Otherwise, arguing about what speed it might be “from” is as useful as trying to figure out whether they’ll deploy any nodes beyond the PCP. Or, if they choose to, /when/ they will choose to. It isn’t worth it.

    7. MikeW says:

      After just going through the ISP Forum text again, I see an interesting bullet listed against the G.Fast pilot:

      “Revised deployment solution”

      Of course, you’d expect things to have moved on from the initial trials, but it gives no details…

  3. FibreFred says:

    Well JNeuhoff (now GNewton) said fttpod was dead never to return. 🙂

    So we can now look forward to no more complaints about it not being available. Sadly this will be replaced by complaints about how expensive it is.

    1. Mark Jackson says:

      First we have to see if any ISPs begin actively offering it again.

    2. FibreFred says:

      True, hopefully they will. I doubt sky or talktalk will but hopefully others will

    3. MikeW says:

      There’s an interesting set of restrictions on distance in there.

      Of course, if FoD2 is to become cheaper than the original FoD, there probably needs to be some build going in alongside (deeped) G.Fast.

    4. karl says:

      Was FTTPoD ever sold by any ISPs in the first place?

  4. MikeW says:

    There’s also some strangeness with regard to SIN 498 for the CPE modems.

    The ISP Forum mentions that Openreach are suggesting changes to the SIN, whereby they’d have to support Vectoring at distances of 1800m and 2400m. Quite long range…

    However, if you look at the current version of the SIN, it appears that tests to confirm vectoring capability at these distances was added in v7.0, in January. And then removed again in v7.1 in February.

    I wonder if these were added in error, and perhaps relate to the long-range capability being trialled, so should never have gone in.

    Or perhaps a CP complained at the late addition, and Openreach is having to go through a formal process to “request” the addition of these tests.

    It is also quite strange as, once again, there is absolutely no word on vectoring in the rest of the presentation.

  5. Sunil Sood says:

    Does anyone have a link to the presentation for the latest ISP forum?

    I can’t see them listed on https://www.btwholesale.com/pages/static/sales-tools/previous-events.htm as I normally would..

    1. MikeW says:

      The event is listed on that page, but the link to the PDF goes to the wrong document.

      However, if you copy the URL for the January document, then change it to get rid of the “_Final”, and change “26_January” into “12_May” it will work.

    2. TheManStan says:

      Slide 42 is interesting, as logos for CPs that are supporting FTTP will have their logos on the OR website… we’ll see which logos appear and those which don’t…

  6. Sunil Sood says:

    @MikeW Thanks – it wasn’t showing at all when I last checked this morning but can see it now 🙂

  7. Keydogg says:

    Can anyone link me to an FTTP installation price list? If there is one of course.

    1. MikeW says:

      That’s FTTP on Demand, by the way.

    2. bdo21 says:

      Is there any way of finding out what band someone is in? Given the lack of ISPs willing to supply it, it is difficult to get some guidance regarding approximately how much the install would be to then decide if it is worth pushing or not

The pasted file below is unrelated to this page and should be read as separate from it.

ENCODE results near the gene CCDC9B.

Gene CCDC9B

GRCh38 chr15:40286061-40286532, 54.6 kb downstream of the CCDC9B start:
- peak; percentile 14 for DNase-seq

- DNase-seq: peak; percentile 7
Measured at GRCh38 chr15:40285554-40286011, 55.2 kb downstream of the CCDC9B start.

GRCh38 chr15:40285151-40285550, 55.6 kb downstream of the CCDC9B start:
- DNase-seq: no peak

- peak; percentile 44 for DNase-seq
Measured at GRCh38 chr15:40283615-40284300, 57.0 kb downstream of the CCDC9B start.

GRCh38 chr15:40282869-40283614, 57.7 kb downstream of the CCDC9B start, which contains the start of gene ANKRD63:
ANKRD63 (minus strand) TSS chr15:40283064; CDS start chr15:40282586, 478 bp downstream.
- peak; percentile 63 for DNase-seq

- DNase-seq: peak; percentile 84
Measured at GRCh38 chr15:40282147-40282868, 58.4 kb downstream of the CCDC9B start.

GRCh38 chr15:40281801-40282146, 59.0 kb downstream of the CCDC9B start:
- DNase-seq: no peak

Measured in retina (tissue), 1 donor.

3. Curious says:

      You realise that’s just the additional distance charge, on top of the standard installation charge, right?
      There’s a standard fixed connection fee of £750.00 + VAT, and then you pay on top of that whatever distance you are from the NGA aggregation node.

      So, if you’re within 199m you’ll pay £750 + £200 + VAT.
      The current BT Wholesale monthly rental charge is £140 + VAT (which is what an ISP would pay, you’d have to pay rental on top of that too).

      36 months contract.

      That’s over 6 grand for the duration of the contract.

    4. bdo21 says:

      Yes – I actually have FTTPoD already. A friend of mine was thinking about it but it depends on whether it is £6k or £10/12k!

      I realise it is not for everyone but it is an investment in homes for some of us

  8. Sgt AMYNTAS says:

    Sooo after doing a base request with BT Business then no Longer want to Supply FTTPoD….. Hmmm, Ok why????? Supposedly there is a 2 year Waiting list “BS” because it has to be put in 2months after install “Openreach install times”

    1. matt says:

      I just got in touch with bt local business and got a similarly bs response!

      “Fibre On Demand has actually been scrapped on BT’s system – the only other option for better internet is a leaseline”.

    2. GNewton says:

      Yes indeed, it seems BT Business is not interested in selling a Fibre-on-Demand. Has anybody had a success in getting one from them in recent months?

    3. TheManStan says:

      BT Business will be in the same boat as all the other CPs who were trying to sell FTTP on Demand.

      Openreach’s announcement means that everyone will need to devise a new product as all the costs have changed.

      So I would not expect them to be taking any orders or trying to sell anything until the bean counters have been through all the changes and revise pricing.

    4. Sgt AMYNTAS says:

      @TheManStan BTBuisness Sold me the Product last year but never got around to installing it due to techical DIFFICULTIES “STOP SELL” I have the binding contract to show proof that it exists and if i am sure as a business point of view fauilier to supply a product that is listed and priced is a breach of contract and breach of companies regulation which is a criminal offence 😛

    5. TheManStan says:

      If you have a order confirmation and if you’ve paid anything to them then you can take them to court for loss and potentially damages…

  9. Bill says:

    What changes have been made to the pricing?

    1. TheManStan says:

      See MikeW’s link above!